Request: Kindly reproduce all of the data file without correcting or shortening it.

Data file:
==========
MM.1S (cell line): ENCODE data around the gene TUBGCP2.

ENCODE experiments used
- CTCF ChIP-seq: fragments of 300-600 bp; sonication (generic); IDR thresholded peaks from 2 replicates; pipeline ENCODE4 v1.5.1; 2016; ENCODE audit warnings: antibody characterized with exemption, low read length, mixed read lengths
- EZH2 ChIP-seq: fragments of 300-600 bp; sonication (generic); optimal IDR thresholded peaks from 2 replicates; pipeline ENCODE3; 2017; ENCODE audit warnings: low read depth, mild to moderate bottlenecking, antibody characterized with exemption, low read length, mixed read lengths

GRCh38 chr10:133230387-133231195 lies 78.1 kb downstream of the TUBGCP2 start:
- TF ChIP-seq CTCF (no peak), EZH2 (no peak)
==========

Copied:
MM.1S (cell line): ENCODE data around the gene TUBGCP2.

ENCODE experiments used
- CTCF ChIP-seq: fragments of 300-600 bp; sonication (generic); IDR thresholded peaks from 2 replicates; pipeline ENCODE4 v1.5.1; 2016; ENCODE audit warnings: antibody characterized with exemption, low read length, mixed read lengths
- EZH2 ChIP-seq: fragments of 300-600 bp; sonication (generic); optimal IDR thresholded peaks from 2 replicates; pipeline ENCODE3; 2017; ENCODE audit warnings: low read depth, mild to moderate bottlenecking, antibody characterized with exemption, low read length, mixed read lengths

GRCh38 chr10:133230387-133231195 lies 78.1 kb downstream of the TUBGCP2 start:
- TF ChIP-seq CTCF (no peak), EZH2 (no peak)